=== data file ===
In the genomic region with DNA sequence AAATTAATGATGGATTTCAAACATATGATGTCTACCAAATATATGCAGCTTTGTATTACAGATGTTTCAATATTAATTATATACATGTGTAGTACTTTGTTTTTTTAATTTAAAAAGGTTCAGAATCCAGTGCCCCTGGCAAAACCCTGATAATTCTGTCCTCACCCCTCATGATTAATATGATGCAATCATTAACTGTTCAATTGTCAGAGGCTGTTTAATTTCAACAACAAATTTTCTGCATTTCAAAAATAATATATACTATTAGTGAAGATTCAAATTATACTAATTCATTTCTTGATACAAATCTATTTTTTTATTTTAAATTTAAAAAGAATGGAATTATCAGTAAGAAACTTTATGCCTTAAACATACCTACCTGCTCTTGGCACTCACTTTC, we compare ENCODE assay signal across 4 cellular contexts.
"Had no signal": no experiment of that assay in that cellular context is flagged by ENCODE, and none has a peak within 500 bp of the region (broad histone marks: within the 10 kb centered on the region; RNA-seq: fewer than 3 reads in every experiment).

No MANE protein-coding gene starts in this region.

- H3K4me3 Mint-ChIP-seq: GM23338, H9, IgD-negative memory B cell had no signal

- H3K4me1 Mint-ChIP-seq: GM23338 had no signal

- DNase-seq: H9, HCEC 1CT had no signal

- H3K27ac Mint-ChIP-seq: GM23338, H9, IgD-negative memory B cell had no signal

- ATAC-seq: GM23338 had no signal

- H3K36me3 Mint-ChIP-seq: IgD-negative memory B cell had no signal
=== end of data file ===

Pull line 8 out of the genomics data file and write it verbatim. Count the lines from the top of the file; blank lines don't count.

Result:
- ATAC-seq: GM23338 had no signal